Water Gardens – Considering Your Budget
CONSIDERING YOUR BUDGET
The construction of a water garden can be a very expensive exercise, so not only is it important for everything to be correct from the beginning, but consideration should also be given to the most economical way of handling the task. In some cases, this should be to obtain a quotation from a local builder or landscaper, for if you are not a practical person, the job should be handed to a professional.
It is essential that you know what you want, both visually and to ensure the well-being of the fish and plants. An expert builder is unlikely to be an expert pondkeeper, so an understanding must be gained of all the principles involved in establishing and sustaining aquatic life. A detailed brief of your requirements should then be provided for the builder. Do not tell him his job, for he will know much more about how the concrete should be mixed and laid or the brickwork built, but it is important to ensure that your requirements for the fish and plants are met, and that expedient building techniques do not compromise your brief.
Tn most cases, when a water feature is built from brick or with concrete, engaging a professional will ensure a better and more cost-effective result than doing it yourself. Only the skilled do-it-yourself enthusiast is likely to produce a feature that looks right and works properly. Although the job may appear to be cheaper if you do not count the cost of your own labour, it certainly will not be more economical if your carefully laid concrete leaks. When seeking a professional, make sure that he belongs to an appropriate trade organization, which will not only indicate that he knows what he is doing, but will also provide a means of obtaining some redress if things go wrong.
Careful planning is the key to economy when employing a contractor or adopting the do-it-yourself approach. It is essential to know exactly what is required and to make no compromises about it. If using a pond liner, dig the excavation first, then purchase the liner. So many gardeners buy a liner first, then attempt to create a hole for it — a recipe for disaster. In such cases, the pool is unlikely to look right, and wastage of material is almost inevitable.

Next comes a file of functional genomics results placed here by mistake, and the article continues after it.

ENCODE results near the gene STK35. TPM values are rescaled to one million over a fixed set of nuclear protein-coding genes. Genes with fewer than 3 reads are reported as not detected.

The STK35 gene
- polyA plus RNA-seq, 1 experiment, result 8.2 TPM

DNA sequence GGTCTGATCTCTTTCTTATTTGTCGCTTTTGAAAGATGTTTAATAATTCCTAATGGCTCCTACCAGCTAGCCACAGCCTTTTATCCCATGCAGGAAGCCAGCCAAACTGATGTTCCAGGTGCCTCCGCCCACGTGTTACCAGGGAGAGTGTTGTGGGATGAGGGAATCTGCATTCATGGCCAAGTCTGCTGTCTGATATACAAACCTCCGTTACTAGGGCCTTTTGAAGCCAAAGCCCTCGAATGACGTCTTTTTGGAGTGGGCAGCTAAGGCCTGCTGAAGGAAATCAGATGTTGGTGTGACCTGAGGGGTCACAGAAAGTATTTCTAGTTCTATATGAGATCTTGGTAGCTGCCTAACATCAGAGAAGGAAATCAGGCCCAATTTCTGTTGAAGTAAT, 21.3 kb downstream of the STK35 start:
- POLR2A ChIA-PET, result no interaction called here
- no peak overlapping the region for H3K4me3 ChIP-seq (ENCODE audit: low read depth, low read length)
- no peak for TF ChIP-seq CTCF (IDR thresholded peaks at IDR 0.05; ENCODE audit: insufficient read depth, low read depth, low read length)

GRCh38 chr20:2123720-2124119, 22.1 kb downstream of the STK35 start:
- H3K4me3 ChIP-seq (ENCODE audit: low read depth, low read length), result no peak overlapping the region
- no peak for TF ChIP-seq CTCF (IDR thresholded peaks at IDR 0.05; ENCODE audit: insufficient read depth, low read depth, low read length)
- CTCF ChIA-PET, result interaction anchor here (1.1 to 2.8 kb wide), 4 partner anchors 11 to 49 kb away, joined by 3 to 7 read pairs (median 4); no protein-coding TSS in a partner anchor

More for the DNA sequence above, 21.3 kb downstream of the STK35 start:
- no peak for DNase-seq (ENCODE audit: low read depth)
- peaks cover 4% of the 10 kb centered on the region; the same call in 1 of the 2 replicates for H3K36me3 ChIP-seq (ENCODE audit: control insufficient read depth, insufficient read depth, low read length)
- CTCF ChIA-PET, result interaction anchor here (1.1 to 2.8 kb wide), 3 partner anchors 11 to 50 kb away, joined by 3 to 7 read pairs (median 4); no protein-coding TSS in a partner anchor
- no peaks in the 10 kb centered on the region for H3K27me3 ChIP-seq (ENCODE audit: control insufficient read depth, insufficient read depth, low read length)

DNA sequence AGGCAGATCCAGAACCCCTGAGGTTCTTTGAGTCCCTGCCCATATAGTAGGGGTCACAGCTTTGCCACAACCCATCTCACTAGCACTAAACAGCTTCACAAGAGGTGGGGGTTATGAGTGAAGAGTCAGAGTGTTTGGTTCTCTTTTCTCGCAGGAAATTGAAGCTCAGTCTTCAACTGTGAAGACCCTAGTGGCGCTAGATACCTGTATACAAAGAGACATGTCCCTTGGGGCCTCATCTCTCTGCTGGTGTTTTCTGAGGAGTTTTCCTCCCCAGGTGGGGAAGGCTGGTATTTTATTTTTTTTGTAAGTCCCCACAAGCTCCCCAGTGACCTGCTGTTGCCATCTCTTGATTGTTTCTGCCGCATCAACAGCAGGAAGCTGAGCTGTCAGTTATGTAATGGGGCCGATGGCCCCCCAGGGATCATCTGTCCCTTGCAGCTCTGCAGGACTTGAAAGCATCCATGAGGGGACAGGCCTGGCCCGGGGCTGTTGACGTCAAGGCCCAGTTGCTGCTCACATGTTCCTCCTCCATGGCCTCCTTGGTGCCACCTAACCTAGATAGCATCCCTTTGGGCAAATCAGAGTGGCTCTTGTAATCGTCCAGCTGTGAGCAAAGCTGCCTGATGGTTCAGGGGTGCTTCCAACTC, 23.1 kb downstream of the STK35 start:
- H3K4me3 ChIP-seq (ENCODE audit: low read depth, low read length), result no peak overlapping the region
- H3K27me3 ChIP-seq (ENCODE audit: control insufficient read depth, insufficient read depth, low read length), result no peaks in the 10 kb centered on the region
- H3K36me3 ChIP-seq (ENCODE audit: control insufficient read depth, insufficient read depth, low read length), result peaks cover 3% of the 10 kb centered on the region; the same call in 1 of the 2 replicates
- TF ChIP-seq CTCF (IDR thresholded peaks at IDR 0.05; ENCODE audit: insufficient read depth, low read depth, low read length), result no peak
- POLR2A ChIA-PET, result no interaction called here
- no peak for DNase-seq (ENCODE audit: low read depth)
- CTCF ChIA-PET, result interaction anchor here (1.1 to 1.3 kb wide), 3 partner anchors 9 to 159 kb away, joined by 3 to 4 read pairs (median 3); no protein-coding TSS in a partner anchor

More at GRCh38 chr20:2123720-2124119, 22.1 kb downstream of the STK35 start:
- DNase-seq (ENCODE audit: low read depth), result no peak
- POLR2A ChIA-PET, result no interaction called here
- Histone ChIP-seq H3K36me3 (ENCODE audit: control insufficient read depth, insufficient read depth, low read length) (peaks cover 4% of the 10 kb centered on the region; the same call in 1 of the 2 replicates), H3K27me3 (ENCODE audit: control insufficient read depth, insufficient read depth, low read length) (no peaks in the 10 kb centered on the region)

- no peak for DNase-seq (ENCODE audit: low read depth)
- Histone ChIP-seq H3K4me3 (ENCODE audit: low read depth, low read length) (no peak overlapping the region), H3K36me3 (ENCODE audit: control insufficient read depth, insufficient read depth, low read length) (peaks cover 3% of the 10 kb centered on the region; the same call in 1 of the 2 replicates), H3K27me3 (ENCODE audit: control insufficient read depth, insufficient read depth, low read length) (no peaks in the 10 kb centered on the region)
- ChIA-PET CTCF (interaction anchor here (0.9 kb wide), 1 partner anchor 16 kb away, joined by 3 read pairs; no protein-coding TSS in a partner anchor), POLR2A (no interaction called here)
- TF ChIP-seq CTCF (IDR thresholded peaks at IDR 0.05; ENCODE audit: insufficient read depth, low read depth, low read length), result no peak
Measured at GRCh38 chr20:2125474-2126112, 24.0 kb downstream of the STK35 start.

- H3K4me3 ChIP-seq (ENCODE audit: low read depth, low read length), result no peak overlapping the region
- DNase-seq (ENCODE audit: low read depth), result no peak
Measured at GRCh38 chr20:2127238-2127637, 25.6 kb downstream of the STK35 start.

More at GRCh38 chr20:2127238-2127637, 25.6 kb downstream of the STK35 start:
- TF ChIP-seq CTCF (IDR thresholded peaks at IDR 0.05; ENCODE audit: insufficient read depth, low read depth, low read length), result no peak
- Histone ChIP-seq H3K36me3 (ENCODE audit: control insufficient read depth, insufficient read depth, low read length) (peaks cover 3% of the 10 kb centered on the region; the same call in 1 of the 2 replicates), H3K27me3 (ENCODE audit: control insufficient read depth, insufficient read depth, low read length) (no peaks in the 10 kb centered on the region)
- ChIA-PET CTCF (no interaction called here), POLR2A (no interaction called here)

Quality is also very important: you get what you pay for with liners, as with everything else in life. If you plan to remain in the same home for the foreseeable future, durability will be vital. When a lined pool will be planted within containers and have a soil-free floor, a top-quality manufactured will be better value in the long term. On the other hand, if a is to be created and the liner will not be seen because it will be covered with a layer of soil, a considerable saving can be made by purchasing a stack or truck cover. These are waterproof sheets of varying size and often bright colours, but they are as good as the real thing and about a third of the price.
Economies are difficult to make elsewhere, for equipment like pumps and lighting, which are necessary if a pool is to be enjoyed to the full, must be paid for at the going rate.
Again, quality is important, and with a pump, choosing a slightly more expensive model with a larger capacity than is required initially will be a good investment. Apart from the fact that as enjoyment of the pool develops, greater demands are likely to be made upon the pump, operating it at less than its full capacity will ensure a long and trouble-free life.
Of course,need not be introduced to the pool immediately; you may not be able to afford everything at once. However, careful planning before any work begins will ensure that such improvements can be made easily at a later date. For example the conduit that will carry the cable to the pool can be laid during construction. Simply thread a string through it so that when the time comes for the cable to be installed, it can be tied to the string and pulled through.
One thing that your budget must allow for in the first year is essential planting. Certain plants, especially submergedand deep-water subjects like waterlilies, must go in during the first season. They will ensure a reasonable balance within the pond from the outset, guaranteeing that fish and other aquatic life can be introduced with safety later.
When contemplating a water garden, your budget must embrace any costs involved in running services to the site, the provision of a liner or prefabricated shape, and the basic plants to enable a satisfactoryto be achieved. Everything else can be added after this, as money becomes available.
However, it is worth considering the inclusion of aat an early stage when a lined pool is being planned, for it is much simpler and cheaper to create such a feature from an extended pool liner than to add it later.
If in the short term, economics really do not permit you to indulge in a fully fledged garden pool, consider a tub garden. An enormous amount of pleasure can be derived from such a simple water feature for a minimal outlay.